How Omowunmi Sadik Keeps Breaking New Grounds In Scientific Research


Omowunmi Sadik is a chemist and the inventor of microelectrode biosensors, which is used to detect drugs and explosives.

Growing up in the midst of her brothers, Omowunmi had great support from her parents, especially her father who trained her through school and supported her interests in sciences.

In 1985, she received her bachelor’s degree in chemistry from the University of Lagos and her master’s degree in chemistry in 1987. In 1994, she received her Ph.D. degree in chemistry from Wollongong.

Omowunmi is currently a professor at Binghamton University in the US, where she is working on the development of technologies for recycling metal ions from waste, for environmental and industrial purpose.

Sadik studies surface chemistry with emphasis on the development of biosensors for use in environmental chemistry. She found that conducting polymers are especially promising for use in sensing applications.

She developed microelectrode biosensors sensitive to tracing amounts of organic materials,  which can be used for drug and bomb detection, as well as the study of detoxification mechanisms of wastes such as organochlorine compounds in the environment.

Last year, she became the fourth woman and the first female scientist to be so honoured with the Nigerian National Order of Merit Award. The award recognised her accomplishments in science, innovation/research, her international professional leadership and her passion for developing sustainable solutions to Nigeria’s educational and research needs.

The award also applauded the quality of her groundbreaking works in biosensors, nanotechnology and environmental science.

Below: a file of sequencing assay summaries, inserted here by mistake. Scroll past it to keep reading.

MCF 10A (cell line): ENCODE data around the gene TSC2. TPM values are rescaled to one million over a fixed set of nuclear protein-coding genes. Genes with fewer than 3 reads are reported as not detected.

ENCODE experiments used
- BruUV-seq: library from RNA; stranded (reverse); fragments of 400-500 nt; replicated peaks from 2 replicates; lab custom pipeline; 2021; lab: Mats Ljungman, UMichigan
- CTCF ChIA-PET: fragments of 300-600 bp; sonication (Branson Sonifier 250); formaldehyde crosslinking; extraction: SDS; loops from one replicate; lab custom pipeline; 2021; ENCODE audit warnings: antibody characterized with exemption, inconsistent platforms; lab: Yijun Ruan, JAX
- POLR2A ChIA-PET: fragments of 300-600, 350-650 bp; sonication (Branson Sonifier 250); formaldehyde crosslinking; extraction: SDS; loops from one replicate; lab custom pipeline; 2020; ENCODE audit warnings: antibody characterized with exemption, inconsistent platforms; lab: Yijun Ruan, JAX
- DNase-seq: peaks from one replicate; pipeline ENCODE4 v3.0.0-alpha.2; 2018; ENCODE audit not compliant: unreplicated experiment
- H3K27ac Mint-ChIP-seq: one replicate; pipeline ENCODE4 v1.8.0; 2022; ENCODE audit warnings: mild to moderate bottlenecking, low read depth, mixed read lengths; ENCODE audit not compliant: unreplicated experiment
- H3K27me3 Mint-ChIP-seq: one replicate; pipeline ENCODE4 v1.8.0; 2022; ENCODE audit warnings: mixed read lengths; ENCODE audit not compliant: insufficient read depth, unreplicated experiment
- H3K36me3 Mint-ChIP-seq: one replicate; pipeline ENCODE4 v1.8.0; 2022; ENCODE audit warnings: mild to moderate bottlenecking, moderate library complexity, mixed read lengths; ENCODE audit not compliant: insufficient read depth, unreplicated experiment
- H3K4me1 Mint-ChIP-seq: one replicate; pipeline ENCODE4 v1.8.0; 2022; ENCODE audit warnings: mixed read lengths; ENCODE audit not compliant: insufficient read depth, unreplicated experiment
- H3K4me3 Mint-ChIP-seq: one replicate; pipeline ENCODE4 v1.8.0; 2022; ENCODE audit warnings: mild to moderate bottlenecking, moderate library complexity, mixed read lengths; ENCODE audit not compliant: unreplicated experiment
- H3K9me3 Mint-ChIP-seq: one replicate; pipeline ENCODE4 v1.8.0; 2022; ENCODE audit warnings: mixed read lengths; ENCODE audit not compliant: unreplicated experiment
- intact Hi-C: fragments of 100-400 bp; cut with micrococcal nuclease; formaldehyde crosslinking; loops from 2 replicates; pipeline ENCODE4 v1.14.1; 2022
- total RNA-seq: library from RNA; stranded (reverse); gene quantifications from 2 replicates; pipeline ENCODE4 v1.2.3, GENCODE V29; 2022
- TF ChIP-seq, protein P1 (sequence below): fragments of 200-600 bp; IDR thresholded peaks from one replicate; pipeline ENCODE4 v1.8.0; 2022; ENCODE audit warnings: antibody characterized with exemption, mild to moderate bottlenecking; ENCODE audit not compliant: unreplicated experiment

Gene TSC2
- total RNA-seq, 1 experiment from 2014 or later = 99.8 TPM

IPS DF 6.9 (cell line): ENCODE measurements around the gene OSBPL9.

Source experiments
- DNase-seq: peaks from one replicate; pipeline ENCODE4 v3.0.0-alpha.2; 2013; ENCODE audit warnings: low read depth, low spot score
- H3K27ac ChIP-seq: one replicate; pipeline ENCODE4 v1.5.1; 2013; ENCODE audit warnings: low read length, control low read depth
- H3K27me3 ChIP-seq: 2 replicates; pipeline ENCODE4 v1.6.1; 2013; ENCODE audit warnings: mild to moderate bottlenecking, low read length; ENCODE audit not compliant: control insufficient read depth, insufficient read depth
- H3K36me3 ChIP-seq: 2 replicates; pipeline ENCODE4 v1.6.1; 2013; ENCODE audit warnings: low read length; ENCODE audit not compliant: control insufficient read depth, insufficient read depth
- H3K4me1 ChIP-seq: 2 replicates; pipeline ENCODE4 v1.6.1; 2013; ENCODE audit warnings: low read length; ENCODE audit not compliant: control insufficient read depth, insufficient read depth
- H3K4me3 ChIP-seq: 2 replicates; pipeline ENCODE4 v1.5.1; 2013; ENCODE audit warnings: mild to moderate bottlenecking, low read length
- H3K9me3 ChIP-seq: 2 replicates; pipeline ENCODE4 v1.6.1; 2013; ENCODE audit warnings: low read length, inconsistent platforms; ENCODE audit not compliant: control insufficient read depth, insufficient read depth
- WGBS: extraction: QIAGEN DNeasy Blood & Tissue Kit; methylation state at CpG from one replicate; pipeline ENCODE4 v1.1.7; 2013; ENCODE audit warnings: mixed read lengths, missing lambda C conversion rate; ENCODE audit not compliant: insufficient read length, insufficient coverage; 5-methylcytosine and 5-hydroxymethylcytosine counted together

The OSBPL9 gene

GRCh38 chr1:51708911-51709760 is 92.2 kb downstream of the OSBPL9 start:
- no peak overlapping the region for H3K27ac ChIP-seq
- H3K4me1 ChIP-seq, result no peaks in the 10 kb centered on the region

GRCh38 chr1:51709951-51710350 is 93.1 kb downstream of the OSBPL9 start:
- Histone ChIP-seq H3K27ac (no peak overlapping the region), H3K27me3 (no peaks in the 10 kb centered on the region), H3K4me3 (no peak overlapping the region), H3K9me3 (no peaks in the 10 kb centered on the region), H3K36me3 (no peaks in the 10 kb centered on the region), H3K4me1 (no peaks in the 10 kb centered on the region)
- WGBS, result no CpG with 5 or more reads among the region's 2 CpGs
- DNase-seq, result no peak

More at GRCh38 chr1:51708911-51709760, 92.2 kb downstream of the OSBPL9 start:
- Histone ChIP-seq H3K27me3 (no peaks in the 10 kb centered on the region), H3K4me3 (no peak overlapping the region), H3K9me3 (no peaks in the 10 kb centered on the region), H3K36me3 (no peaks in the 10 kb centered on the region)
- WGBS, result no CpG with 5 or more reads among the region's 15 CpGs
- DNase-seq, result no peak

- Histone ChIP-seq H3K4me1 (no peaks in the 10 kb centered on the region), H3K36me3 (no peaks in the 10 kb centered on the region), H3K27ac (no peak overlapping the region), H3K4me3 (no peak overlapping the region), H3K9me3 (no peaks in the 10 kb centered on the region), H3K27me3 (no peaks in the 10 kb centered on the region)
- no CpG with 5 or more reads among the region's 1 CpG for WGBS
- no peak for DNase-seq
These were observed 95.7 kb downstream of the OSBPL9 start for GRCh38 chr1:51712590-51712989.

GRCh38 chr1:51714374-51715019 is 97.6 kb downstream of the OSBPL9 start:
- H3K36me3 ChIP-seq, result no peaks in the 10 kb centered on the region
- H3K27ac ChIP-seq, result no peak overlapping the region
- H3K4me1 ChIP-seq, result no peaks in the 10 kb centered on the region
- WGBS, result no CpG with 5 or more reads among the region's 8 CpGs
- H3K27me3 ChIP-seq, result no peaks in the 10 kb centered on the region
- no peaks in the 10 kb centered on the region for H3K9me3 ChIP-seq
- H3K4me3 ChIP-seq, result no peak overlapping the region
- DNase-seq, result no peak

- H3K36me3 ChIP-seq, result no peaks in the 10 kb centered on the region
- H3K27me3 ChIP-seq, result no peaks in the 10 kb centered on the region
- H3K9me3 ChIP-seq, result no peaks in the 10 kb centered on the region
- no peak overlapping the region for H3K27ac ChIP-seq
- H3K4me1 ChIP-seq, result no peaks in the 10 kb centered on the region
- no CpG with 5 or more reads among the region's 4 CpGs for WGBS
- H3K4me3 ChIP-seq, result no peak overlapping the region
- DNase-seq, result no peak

From 1994 to 1996, a postdoctoral fellowship from the National Research Council supported her as a researcher at the U.S. Environmental Protection Agency. She also became director of the Center for Advanced Sensors & Environmental Systems at Binghamton.

In 2003, she became the first Nigerian American to receive the distinguished Harvard University Radcliffe Fellowship. In 2010, she became a fellow of the Royal Society of Chemistry in the United Kingdom.

She is a Fellow of many prestigous international scientific organisations and the President and Co-founder of the Sustainable Nanotechnology Organisation, a non-profit international professional society dedicated to advancing sustainable nanotechnology around the world.

As the President and co-founder of SNO, she devoted the last five years educating the public and stakeholders on what sustainable nanotechnology is and how sustainably engineered nanotechnologies can greatly improve society.




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